The Oratorio Chorale and the Bowdoin Chorus performed Mozart’s Requiem in Studzinski Recital Hall Nov. 22 and 23 in three sold-out performances.Director Emily Isaacson conducted a chorus of nearly 100 singers and 45 orchestra players ranging in age and experience from high school and college to longtime members of both choruses and professional musicians. Soloists included soprano Estelí Gomez, alto Virginia Warnken, tenor Eric Dudley and bass Dashon Burton, all members of the GRAMMY-winning Roomful of Teeth. Instrumentalists for the Requiem included players from the Bowdoin Orchestra, the Maine Chamber Ensemble, the Midcoast Symphony Orchestra, and the Mozart Mentors Orchestra.
Through the centuries the much beloved Requiem has been shrouded in mystery, with questions about the person who commissioned the work, and more importantly, who really composed the piece.In her notes for the Oratorio Chorale’s Requiem program, Emily Isaacson points out that there really was an unknown man who commissioned Mozart to compose a Requiem mass — the mass for the dead. Despite what the 1979 stage play and 1984 film showed, it is more likely that Mozart knew the identity of his patron. Although the stranger did not reveal his identity, Mozart learned that it was a Viennese Count whose wife had recently died.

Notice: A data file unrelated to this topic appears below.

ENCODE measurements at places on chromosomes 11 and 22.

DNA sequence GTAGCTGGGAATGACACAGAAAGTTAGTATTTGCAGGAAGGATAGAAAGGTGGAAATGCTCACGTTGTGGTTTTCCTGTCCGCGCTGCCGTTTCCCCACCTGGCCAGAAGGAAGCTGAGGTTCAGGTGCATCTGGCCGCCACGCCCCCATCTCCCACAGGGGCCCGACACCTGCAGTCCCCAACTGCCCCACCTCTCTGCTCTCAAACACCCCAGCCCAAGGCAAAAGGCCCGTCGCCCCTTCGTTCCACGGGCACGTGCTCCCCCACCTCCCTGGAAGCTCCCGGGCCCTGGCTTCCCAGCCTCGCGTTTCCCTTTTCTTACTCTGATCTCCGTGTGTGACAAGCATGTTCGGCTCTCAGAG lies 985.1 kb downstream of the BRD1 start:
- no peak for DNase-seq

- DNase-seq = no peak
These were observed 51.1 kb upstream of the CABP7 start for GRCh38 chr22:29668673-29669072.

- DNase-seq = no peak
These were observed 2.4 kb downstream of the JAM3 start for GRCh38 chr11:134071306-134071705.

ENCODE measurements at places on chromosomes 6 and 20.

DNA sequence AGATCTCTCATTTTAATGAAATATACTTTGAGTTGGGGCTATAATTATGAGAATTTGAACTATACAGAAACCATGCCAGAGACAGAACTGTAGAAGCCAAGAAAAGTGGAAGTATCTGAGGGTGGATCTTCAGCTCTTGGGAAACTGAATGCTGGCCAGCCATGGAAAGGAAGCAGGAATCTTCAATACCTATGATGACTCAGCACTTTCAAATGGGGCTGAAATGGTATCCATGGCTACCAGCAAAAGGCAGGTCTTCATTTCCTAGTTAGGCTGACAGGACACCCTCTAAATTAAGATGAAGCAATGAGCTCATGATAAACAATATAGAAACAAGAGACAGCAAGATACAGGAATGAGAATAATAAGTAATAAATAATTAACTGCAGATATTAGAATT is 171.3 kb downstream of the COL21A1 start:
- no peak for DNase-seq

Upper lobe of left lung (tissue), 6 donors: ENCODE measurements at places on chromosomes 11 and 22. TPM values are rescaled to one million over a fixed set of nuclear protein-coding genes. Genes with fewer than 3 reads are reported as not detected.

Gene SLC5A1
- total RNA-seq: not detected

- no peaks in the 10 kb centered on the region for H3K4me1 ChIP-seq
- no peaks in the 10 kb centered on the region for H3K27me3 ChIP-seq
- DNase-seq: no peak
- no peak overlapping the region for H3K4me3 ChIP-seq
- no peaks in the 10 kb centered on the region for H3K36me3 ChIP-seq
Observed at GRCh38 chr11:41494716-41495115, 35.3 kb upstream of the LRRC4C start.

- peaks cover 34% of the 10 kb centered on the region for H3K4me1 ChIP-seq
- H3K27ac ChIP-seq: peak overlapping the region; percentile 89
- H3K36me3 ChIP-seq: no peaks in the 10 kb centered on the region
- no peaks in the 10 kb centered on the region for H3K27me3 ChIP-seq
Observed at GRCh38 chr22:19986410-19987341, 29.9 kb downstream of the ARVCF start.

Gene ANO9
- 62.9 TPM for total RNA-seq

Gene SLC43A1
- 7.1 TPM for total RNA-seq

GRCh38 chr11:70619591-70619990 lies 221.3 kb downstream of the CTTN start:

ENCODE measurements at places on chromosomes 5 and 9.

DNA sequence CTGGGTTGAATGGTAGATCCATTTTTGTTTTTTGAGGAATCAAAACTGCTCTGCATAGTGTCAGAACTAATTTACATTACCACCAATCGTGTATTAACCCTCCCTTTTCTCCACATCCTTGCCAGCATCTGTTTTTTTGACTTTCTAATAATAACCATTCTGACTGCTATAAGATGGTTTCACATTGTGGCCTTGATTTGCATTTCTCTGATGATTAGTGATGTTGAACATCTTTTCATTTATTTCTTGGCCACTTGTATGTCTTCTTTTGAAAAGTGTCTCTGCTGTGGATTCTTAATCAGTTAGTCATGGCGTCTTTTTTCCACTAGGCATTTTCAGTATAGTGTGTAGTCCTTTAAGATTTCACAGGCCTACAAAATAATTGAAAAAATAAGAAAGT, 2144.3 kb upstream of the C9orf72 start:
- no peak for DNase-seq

Nevertheless, letters show that Mozart (who was quite ill in the fall of 1791) believed the Requiem was destined to be his own funeral piece. As it turned out, he died in November of that year, leaving the Requiem unfinished. Mozart’s wife Constanze eventually turned to his favorite pupil, Franz Xaver Süssmayr, who completed the work for performance. Although speculation continues about how much Mozart wrote and what he might have done differently, and various editions may be chosen for performance, the uncertainties around this Requiem add to its mystery without diminishing its appeal.